Some parents--concerned about the increased standardization of the curriculum implied by the mastery-learning system and other components of the plan--joined in the cry against "dehumanization." They also were dismayed that such basics as class size and texts were not addressed specifically in the plan.

And then the local chapter of the National Anti-Drug Coalition, a privately-funded organization that claims chapters in 11 other cities and is run by former members of the defunct U.S. Labor Party, got into the fray.

Coalition spokesmen alleged the plan was a heinous plot by the board and the Control Data Corporation, the marketers of the PLATO instructional program, to turn Baltimore's children into "functional zombies.'' Much like drugs, they said, computers in the classroom would rob the city's students of their capacity to make sound, creative decisions.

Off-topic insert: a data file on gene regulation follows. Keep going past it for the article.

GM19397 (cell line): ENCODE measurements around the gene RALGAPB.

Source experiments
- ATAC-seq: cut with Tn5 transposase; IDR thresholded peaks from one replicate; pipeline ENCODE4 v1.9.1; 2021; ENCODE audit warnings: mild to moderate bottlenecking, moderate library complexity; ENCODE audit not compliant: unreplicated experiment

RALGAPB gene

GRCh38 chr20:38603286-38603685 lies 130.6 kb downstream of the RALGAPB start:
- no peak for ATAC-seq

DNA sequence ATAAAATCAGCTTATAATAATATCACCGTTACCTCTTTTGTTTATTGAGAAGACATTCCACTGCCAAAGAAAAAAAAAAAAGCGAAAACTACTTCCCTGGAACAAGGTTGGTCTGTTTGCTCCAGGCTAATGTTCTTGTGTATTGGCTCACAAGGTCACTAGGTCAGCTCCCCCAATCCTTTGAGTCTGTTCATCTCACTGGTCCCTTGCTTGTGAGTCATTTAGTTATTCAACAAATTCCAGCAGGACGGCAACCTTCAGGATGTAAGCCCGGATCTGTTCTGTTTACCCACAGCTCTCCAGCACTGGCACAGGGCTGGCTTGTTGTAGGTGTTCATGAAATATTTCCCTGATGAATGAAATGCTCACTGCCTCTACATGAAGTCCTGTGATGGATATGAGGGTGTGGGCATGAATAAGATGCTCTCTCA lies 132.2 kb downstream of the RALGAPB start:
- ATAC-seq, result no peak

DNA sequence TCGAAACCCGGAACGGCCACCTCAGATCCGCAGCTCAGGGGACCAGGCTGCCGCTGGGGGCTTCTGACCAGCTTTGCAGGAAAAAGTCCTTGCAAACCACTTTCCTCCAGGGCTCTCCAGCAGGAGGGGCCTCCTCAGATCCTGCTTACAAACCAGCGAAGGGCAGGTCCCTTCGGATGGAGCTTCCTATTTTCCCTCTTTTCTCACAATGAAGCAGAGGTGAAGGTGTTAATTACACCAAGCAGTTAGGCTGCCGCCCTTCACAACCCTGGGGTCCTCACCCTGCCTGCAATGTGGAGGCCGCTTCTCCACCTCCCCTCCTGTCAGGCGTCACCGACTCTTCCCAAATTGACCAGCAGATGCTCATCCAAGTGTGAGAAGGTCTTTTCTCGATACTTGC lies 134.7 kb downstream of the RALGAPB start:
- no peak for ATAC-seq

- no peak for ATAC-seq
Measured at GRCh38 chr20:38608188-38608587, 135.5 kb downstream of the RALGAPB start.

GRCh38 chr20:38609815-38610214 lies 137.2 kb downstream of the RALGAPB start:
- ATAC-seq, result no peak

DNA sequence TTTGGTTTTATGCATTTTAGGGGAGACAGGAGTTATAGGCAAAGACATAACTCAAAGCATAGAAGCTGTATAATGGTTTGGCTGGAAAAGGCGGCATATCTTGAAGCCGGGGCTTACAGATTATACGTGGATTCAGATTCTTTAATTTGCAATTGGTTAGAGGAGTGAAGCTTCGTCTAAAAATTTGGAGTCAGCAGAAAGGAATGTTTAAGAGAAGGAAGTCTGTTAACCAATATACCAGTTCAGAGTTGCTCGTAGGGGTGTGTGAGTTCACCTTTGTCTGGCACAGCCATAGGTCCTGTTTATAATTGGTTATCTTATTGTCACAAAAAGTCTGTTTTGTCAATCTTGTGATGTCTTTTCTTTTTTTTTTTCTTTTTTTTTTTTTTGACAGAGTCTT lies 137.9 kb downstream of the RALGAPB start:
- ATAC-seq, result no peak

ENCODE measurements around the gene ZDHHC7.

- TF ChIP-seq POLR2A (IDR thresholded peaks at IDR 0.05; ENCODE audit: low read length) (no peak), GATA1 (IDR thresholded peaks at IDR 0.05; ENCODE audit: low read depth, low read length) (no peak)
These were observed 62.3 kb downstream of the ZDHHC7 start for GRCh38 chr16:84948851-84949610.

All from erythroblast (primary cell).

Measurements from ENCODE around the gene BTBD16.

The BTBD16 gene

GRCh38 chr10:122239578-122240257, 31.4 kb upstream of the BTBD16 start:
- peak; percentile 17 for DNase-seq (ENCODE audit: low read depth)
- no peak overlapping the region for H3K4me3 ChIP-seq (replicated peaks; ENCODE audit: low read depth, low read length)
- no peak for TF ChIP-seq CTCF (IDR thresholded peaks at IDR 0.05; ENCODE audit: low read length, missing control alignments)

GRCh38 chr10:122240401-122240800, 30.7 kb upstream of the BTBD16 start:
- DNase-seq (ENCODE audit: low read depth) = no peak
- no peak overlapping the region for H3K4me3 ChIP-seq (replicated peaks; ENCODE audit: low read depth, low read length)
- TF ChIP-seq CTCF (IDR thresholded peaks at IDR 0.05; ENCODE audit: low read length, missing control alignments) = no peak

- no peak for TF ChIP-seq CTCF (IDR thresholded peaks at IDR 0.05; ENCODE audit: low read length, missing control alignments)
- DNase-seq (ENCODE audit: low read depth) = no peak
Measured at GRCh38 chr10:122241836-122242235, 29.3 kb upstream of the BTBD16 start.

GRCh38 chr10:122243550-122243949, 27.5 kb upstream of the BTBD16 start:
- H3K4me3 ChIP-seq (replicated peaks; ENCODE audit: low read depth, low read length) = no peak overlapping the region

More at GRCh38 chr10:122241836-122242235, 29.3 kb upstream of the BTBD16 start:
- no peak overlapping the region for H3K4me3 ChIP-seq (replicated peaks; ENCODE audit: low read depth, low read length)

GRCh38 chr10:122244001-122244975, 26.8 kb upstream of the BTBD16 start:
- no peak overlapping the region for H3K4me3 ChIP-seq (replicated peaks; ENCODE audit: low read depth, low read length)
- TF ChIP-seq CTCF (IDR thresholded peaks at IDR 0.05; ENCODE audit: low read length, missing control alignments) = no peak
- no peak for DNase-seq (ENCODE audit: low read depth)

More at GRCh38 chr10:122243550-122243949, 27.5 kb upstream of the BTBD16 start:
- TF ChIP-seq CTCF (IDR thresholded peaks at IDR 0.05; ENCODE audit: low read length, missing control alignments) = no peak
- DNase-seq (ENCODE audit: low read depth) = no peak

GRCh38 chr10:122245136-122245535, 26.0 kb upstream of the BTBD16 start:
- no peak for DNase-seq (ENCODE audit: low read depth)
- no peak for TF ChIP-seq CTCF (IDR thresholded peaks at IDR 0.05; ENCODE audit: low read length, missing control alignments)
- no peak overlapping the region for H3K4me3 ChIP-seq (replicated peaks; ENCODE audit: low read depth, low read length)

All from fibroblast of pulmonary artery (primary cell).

School officials responded to the furor by developing a glossary of terms used in the plan. The four-page glossary attempted to define such jargon as "software," "micro-computer," "historical grade-reporting file," and "computer-enhanced instruction."

And the board, during the public hearings, promised to take the public's concerns to heart.

But most of the changes inserted in the final version of the plan were simply semantic or only of direct concern to the system's employees. For instance, two of the major concepts that were softened dramatically as the plan developed would have required competency tests of administrators and evaluations of school principals according to the performance of their students; the two proposals were virtually eliminated in the final version.